Both films are provocative and eminently serious, and their challenge doubles when they are viewed side-by-side. As it happens, moreover, both can be paired with intimate and accessible books. One is Bradley's bestseller. The other is a newly translated popular work by Kumiko Kakehashi, based largely on the communications and personal letters of General Tadamichi Kuribayashi, the commander of the Iwo Jima garrison and central figure in Eastwood's Letters. Taken together, and complemented with other films and readings, there is grist here for more than a few scholarly discussions and classroom assignments.2
Iwo Jima is small and resembled hell even before the Americans invaded. Temperatures reach as high as 130 degrees Fahrenheit. The largely barren soil is mostly volcanic ash, and digging a warren of tunnels and ventilation shafts exposed Kuribayashi's men to dangerous sulfur fumes. (Iõ-jima, the island's Japanese name, means Sulfur Island.) There is no drinkable ground water. The few civilian residents were evacuated before the battle, and U.S. aerial bombardment actually began in the summer of 1944 and was conducted on a regular basis from December. Supplies, including food, became all but cut off. Malnutrition and the illnesses accompanying this plagued the defenders even before the attack.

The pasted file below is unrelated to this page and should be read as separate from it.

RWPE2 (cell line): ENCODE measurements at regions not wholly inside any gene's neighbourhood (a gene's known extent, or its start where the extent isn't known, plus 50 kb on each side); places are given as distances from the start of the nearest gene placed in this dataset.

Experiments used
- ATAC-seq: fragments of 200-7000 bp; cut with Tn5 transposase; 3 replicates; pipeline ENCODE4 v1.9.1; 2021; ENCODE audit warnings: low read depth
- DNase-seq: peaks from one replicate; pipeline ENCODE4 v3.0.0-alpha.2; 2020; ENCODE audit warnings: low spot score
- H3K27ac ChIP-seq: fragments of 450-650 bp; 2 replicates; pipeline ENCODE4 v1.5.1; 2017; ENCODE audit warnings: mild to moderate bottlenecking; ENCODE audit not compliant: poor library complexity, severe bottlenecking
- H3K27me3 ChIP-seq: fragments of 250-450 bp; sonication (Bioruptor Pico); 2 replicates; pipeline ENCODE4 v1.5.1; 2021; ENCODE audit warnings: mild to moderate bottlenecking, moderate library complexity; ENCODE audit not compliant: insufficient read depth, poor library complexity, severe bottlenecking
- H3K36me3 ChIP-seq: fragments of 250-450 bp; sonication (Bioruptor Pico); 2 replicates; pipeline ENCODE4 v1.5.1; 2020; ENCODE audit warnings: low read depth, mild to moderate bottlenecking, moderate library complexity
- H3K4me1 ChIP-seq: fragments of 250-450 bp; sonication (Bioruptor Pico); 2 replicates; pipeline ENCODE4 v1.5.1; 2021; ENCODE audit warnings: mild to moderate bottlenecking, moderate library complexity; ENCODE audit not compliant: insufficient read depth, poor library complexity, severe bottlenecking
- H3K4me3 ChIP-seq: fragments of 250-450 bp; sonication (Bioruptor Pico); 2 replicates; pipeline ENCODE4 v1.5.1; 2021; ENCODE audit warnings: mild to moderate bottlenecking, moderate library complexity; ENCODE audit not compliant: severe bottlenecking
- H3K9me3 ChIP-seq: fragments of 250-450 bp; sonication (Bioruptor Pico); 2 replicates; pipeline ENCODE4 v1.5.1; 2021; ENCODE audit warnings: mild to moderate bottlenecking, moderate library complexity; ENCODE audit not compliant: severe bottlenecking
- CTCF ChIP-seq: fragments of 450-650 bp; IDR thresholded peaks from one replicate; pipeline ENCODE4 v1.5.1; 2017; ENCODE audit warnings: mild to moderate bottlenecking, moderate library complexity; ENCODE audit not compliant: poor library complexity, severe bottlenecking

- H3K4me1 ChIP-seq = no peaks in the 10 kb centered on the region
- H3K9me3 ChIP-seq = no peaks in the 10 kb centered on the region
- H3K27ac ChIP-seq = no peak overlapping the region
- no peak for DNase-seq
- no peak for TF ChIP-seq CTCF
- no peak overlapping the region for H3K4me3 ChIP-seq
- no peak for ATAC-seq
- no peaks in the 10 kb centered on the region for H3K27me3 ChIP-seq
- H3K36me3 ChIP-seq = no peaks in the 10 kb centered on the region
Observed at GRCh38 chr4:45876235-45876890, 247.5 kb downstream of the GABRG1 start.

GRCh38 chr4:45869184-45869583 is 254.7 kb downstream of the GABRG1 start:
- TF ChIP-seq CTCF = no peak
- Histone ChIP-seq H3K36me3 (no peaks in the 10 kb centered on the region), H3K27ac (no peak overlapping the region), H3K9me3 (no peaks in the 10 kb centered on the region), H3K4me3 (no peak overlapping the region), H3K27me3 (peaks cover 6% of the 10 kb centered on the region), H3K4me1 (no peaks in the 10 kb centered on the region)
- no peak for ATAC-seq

Eastwood's Letters includes a champion horse, but there were in fact only three horses on the island altogether, there being neither fodder nor water to maintain them. One of General Kuribayashi's many humanizing acts—and, here as elsewhere, the film accords with what historians can reconstruct of what actually took place—involved ordering his officers to eat the same meager rations as conscripts. When his personal stewards demurred, declaring that regulations required that the commanding officer be served a fixed number of dishes, he simply told them to set out the dishes and leave them empty.